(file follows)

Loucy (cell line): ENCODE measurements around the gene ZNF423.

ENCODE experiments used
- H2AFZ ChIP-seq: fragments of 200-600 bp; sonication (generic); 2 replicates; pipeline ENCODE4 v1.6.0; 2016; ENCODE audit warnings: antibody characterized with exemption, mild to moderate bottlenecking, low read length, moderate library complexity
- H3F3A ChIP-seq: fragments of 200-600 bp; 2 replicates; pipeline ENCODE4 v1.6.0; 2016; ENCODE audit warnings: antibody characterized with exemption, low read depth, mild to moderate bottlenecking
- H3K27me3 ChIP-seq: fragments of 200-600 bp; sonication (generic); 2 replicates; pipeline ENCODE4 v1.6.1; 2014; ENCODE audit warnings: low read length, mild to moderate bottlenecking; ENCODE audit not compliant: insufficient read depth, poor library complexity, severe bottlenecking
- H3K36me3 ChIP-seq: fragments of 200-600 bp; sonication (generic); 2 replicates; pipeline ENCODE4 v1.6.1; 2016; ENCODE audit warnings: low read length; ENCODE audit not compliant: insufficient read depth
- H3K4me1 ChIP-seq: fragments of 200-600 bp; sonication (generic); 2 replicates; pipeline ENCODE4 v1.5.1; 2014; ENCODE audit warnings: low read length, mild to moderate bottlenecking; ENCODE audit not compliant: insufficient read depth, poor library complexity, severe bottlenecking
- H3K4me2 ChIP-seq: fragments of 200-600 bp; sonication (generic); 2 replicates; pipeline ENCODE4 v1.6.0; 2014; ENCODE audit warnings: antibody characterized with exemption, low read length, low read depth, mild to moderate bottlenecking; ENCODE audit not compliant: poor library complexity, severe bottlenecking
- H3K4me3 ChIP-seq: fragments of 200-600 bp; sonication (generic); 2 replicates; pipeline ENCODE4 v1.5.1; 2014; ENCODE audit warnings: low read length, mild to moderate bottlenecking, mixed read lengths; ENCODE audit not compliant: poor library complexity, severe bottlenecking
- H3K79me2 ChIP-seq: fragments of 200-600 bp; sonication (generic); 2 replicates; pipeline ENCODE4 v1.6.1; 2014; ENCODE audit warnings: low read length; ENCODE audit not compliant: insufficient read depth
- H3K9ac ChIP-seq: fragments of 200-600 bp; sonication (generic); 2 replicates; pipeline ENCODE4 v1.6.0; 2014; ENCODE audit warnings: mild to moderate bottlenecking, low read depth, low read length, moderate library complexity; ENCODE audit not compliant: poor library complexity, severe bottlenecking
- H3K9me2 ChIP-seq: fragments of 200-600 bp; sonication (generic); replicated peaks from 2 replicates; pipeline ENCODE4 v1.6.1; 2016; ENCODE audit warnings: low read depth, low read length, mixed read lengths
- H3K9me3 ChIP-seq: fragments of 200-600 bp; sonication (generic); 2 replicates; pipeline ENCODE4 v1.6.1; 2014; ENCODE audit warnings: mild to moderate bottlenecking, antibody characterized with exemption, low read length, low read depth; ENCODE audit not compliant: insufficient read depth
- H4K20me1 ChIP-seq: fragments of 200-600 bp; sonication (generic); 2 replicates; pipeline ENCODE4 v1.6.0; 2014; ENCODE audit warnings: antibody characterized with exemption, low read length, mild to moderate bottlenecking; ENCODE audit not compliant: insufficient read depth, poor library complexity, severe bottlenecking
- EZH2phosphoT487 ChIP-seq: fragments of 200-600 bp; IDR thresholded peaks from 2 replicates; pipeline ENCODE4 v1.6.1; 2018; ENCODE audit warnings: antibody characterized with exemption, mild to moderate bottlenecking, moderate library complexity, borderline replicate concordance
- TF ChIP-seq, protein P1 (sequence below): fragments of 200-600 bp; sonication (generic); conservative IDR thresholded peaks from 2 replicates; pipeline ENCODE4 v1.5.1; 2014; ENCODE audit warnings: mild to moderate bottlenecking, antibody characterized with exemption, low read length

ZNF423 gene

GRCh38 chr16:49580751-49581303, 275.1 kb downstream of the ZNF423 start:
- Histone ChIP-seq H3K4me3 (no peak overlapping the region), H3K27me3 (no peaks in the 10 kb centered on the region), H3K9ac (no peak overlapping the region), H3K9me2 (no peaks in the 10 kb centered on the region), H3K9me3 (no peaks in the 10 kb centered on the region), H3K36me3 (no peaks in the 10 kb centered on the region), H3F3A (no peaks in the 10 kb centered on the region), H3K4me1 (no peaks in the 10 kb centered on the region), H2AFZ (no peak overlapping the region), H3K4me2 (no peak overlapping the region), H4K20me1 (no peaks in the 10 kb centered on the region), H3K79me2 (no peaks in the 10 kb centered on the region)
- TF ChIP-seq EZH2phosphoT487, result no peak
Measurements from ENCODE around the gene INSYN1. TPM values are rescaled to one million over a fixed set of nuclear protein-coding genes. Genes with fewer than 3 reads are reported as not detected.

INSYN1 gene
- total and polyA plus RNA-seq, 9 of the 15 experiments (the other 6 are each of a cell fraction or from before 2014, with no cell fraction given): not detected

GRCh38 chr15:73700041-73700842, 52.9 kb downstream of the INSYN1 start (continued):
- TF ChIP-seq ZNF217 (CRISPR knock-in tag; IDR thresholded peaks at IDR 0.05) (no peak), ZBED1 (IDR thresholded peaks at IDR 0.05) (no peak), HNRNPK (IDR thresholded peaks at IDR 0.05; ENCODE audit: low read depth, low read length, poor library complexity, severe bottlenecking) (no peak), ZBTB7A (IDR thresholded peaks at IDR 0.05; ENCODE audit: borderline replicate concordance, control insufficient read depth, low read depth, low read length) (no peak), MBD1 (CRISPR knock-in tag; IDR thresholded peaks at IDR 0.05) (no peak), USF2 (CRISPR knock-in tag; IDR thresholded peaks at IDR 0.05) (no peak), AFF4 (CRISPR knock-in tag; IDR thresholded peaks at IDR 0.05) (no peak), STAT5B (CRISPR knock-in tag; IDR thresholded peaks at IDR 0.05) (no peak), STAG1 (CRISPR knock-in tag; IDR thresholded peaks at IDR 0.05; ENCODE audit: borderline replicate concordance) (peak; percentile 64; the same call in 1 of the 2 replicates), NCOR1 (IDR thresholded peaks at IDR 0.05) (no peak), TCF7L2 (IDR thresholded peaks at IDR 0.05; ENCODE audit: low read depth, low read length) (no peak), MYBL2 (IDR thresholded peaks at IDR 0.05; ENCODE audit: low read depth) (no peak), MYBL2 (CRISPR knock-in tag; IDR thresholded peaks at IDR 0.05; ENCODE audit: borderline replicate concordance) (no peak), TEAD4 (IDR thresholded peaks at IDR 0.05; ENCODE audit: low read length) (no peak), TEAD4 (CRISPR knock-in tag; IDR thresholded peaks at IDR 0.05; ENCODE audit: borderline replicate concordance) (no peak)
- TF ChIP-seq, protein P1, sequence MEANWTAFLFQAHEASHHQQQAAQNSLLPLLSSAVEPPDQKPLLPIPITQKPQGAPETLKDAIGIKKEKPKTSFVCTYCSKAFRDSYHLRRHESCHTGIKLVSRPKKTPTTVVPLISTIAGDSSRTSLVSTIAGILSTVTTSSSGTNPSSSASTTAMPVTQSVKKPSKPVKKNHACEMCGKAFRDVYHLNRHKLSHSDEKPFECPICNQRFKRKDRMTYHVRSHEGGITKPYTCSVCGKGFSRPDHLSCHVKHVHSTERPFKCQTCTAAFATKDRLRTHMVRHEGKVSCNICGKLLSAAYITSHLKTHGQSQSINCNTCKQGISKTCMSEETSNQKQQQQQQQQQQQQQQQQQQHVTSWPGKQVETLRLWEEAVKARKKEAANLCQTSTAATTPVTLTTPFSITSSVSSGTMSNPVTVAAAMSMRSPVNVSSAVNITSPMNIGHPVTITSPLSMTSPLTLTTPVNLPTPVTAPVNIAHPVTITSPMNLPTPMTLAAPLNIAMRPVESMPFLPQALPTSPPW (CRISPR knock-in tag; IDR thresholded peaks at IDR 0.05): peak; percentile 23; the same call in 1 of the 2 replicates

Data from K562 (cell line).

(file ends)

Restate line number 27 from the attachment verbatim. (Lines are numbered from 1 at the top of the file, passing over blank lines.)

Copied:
Data from K562 (cell line).